hort.net Seasonal photo, (c) 2006 Christopher P. Lindsey, All Rights Reserved: do not copy
articles | gallery of plants | blog | tech blog | plant profiles | patents | mailing lists | top stories | links | shorturl service | tom clothier's archive0
Gallery of Plants
Tech Blog
Plant Profiles
Mailing Lists
    Search ALL lists
    Search help
    Subscription info
Top Stories
sHORTurl service
Tom Clothier's Archive
 Top Stories
Disease could hit Britain's trees hard

Ten of the best snowdrop cultivars

Plant protein database helps identify plant gene functions

Dendroclimatologists record history through trees

Potato beetle could be thwarted through gene manipulation

Hawaii expands coffee farm quarantine

Study explains flower petal loss

Unauthorized use of a plant doesn't invalidate it's patent

RSS story archive

Re: HYB:CULT: let's talk about seeds baby...

A minor change in subject here.  I have not really paid attention to this
before (probably because I'm lazy about harvesting my seeds sometimes, and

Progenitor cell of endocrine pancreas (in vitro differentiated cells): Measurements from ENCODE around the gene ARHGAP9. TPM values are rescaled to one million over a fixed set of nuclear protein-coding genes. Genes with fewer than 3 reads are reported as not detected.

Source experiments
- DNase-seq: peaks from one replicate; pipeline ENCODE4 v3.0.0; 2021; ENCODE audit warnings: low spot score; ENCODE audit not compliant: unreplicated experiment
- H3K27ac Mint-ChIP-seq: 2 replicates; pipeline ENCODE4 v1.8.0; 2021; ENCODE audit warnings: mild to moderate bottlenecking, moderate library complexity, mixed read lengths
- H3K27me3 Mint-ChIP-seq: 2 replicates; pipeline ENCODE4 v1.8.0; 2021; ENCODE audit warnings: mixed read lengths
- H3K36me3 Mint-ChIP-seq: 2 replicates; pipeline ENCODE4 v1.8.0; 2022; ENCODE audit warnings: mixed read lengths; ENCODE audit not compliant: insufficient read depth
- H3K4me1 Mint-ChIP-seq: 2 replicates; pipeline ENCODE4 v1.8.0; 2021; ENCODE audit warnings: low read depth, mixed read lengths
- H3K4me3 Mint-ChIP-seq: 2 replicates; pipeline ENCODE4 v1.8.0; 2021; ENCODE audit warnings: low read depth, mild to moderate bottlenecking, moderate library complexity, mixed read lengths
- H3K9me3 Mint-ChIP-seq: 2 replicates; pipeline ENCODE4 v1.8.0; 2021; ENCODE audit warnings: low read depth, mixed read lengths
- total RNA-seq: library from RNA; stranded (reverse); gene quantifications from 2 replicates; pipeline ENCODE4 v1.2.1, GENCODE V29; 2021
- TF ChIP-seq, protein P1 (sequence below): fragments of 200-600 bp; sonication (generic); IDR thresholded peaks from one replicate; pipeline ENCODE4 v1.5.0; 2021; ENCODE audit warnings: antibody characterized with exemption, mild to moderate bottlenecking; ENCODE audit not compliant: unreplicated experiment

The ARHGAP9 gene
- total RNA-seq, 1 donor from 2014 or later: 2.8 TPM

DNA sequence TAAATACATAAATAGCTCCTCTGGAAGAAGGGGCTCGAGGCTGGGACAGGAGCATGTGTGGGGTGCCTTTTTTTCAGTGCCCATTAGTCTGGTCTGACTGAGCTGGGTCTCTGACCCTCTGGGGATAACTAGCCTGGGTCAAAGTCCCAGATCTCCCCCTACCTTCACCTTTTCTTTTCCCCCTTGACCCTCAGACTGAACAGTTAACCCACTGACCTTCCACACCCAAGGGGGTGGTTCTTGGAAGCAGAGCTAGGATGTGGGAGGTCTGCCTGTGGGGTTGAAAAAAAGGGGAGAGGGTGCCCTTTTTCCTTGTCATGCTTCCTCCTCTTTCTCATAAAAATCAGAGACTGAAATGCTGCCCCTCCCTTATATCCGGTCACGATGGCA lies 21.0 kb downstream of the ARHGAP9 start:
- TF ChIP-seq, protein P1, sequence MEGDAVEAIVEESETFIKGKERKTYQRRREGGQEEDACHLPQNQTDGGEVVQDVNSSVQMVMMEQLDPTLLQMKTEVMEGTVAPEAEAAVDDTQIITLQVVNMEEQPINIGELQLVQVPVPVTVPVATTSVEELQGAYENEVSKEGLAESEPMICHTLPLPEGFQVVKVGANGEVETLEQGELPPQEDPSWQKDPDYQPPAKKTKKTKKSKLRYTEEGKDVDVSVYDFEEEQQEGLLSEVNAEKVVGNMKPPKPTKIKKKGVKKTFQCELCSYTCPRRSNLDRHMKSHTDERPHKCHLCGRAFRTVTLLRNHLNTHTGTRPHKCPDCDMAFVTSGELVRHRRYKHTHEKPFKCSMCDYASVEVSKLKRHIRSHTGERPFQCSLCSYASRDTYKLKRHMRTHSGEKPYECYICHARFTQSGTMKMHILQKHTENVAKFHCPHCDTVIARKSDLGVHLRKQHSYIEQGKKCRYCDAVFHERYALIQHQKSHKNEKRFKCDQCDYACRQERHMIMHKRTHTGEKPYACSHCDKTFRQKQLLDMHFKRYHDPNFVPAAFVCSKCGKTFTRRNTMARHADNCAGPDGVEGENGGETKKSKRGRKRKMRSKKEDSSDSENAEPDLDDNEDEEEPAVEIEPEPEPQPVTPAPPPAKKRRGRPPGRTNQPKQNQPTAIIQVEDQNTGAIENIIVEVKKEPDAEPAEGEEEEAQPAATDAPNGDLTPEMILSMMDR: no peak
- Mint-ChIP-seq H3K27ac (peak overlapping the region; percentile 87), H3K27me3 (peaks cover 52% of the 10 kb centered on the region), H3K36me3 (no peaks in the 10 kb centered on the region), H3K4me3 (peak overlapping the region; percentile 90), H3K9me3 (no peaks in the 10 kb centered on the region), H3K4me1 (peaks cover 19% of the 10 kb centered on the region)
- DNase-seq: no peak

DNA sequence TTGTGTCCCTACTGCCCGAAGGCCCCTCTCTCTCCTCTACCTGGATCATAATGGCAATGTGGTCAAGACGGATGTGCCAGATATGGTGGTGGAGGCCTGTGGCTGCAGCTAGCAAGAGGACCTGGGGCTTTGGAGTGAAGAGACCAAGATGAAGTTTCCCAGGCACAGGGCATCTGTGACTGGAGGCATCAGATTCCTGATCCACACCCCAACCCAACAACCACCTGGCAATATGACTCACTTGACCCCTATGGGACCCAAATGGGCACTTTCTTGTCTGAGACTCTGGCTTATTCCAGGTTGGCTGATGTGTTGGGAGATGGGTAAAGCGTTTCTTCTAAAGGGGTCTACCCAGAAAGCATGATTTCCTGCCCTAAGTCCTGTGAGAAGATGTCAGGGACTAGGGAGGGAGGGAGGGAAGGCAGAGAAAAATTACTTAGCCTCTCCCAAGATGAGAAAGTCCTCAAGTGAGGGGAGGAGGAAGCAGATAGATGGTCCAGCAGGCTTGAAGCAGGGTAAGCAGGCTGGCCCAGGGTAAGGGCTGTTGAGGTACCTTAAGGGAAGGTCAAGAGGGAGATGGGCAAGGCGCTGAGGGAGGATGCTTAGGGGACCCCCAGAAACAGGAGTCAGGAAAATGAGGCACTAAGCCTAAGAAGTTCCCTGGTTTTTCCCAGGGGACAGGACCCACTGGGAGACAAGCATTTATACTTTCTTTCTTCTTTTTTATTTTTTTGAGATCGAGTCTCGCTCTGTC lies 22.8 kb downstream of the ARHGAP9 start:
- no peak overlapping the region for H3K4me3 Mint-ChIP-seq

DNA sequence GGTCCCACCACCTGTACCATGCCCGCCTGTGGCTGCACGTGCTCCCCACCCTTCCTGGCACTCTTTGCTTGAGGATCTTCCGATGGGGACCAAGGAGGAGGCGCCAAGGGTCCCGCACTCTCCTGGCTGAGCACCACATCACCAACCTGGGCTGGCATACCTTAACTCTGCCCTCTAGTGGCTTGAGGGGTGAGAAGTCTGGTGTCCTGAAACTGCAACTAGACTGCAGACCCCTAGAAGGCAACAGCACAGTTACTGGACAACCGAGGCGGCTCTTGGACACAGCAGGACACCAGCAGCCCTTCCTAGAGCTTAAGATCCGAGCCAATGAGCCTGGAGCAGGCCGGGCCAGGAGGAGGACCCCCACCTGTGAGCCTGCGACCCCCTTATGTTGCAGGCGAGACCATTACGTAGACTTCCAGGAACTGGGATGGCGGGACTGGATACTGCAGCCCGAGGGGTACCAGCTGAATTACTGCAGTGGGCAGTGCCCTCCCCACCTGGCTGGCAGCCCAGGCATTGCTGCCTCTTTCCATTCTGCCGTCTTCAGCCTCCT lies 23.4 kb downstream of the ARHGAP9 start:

tend to forget until the pods are totally dry and most of the seeds are on
the grand); but, I've noticed in the last few days that when the pods open,
the seeds are still moist and white.  By the end of the same day they are
hard and brown.  Could be the dry climate causing the pods to open
prematurely, but I don't think so.  The pods start to turn pale and
dehydrated one day, and the next day the tip of the pod starts to dry and
split open.  By the end of the second day the pod is open and almost dry,
and the seeds are rattling around and ready to be blown out.  By the third
day, the seeds are usually gone, and the pod is totally dry and shrunken to
about two thirds or half its original size.  By the fourth day the stalk is
brown and dry to the base, leaves and all.

Most interesting is the fact that the seeds are white and fairly soft when
the pod splits.  This is really noticeable in I. pallida clones, as the
seeds are very large and oblong when white, and shrink to half their
original size and become brown and wrinkled in a few hours.  In I. x
germanica and some of the other IB's the seeds are mostly smooth and round
before and after they dry, and they don't shrink nearly so much.  And, so
it varies through the rest of the beardeds.

My spuria pods at the Bot. Garden all got trimmed off by well meaning
gardeners this year, and the ones at home had no pods, so no observing
possible there this year.  My yellow-seeded I. foetidissima pods are really
slow to ripen, since they set in late March (I think, or maybe it was early
April?) and are still totally green with no sign of splitting yet.


To sign-off this list, send email to majordomo@hort.net with the

 © 1995-2015 Mallorn Computing, Inc.All Rights Reserved.
Our Privacy Statement
Other Mailing lists | Author Index | Date Index | Subject Index | Thread Index